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Consider a Pure state of a two dimensional system $|\psi\rangle={1\over\sqrt{2}}(|e_1\rangle|e_1\rangle+|e_2\rangle|e_2\rangle)$ where $\{|e_i\rangle\}$ is an orthonormal basis.

Could any one just confirm me whether the corresponding density matrix $\rho$ is defined as $|\psi\rangle\otimes |\psi\rangle$? If I am misunderstood could anyone tell me what will be the density matrix? also how to find the partial trace of $\rho$?

I am bit lost to find the partial trace from the formuale $\sum_{i=1,2} (I\otimes\langle e_i|)\rho(I\times\langle e_i|)$

is $I$ a $2\times 2$ Identity matrix?

Thanks for the help. Source: Quantum Computing:From Linear Algebra to Physical Realizations, Page-45

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The density matrix for a pure state $|\psi\rangle$ is $\rho=|\psi\rangle\langle\psi|$. Note that this is a matrix in the sense that it takes some vector $|\phi\rangle$ to the vector $\rho|\phi\rangle=|\psi\rangle\langle\psi|\phi\rangle$. It has components $$\rho_{ij}=\langle e_i|\rho|e_j\rangle=\langle e_i|\psi\rangle\langle\psi|e_j\rangle=\psi_i \bar{\psi_j}$$.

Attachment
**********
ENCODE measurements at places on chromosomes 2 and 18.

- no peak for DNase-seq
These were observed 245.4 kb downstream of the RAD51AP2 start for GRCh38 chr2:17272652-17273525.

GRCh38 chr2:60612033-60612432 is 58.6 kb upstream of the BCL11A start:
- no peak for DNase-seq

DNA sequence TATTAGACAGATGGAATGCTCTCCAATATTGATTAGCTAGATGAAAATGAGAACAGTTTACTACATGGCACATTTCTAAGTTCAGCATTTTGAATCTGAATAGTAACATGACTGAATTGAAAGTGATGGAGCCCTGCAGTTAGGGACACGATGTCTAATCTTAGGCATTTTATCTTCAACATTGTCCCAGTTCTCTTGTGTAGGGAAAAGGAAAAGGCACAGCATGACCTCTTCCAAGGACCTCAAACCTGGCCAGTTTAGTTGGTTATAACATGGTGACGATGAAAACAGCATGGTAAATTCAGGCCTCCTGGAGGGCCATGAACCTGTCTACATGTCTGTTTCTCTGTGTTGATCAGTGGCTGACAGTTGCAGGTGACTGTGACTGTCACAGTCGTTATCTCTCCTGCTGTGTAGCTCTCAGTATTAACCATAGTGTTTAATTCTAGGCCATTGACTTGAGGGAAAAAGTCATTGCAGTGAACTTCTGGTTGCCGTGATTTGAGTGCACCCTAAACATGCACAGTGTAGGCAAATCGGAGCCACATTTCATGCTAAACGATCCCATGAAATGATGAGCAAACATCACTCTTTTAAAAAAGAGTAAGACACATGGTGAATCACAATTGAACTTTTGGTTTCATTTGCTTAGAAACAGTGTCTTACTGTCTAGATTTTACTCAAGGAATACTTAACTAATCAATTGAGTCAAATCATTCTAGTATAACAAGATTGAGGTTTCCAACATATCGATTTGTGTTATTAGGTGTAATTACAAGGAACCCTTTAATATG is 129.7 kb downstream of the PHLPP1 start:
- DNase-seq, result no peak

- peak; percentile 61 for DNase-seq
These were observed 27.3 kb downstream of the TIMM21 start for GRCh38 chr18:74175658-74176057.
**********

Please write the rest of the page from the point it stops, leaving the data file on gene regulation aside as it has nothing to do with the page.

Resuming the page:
The partial trace of $\rho$ must be a partial trace over some part of a splitting of the Hilbert space. If $\mathcal{H}=\mathcal{H_1}\otimes\mathcal{H_2}$, you take the partial trace over $\mathcal{H}_2$ to get the reduced density matrix $\rho_1$, which is an operator on $\mathcal{H}_1$. If $\{e_i\}$ is an orthonormal basis for $\mathcal{H}_2$, and $I_1$ the identity operator on $\mathcal{H}_1$, this is: $$ \rho_1=\mathrm{tr}_2(\rho)=\sum_i(I_1\otimes\langle e_i|)\rho(I_1\otimes|e_i\rangle ) $$ or just $\sum_i\langle e_i|\rho|e_i\rangle$ for short, with the understanding that the $e_i$ do nothing to the $\mathcal{H}_1$ part of the matrix. If it helps, $\rho$ 'has indicies' for both halves of the Hilbert space decomposition, and we sum over only one half of the indicies.

If your original Hilbert space is two-dimensional, there is no nontrivial way of splitting it in two, so none of this will do anything. Try it instead for a tensor product of a pair of 2-state systems.

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  • $\begingroup$ then it must be a $2\times 2$ matrix but in the book it is $3\times 2$ matrix $\endgroup$ – Marso Sep 2 '14 at 16:39

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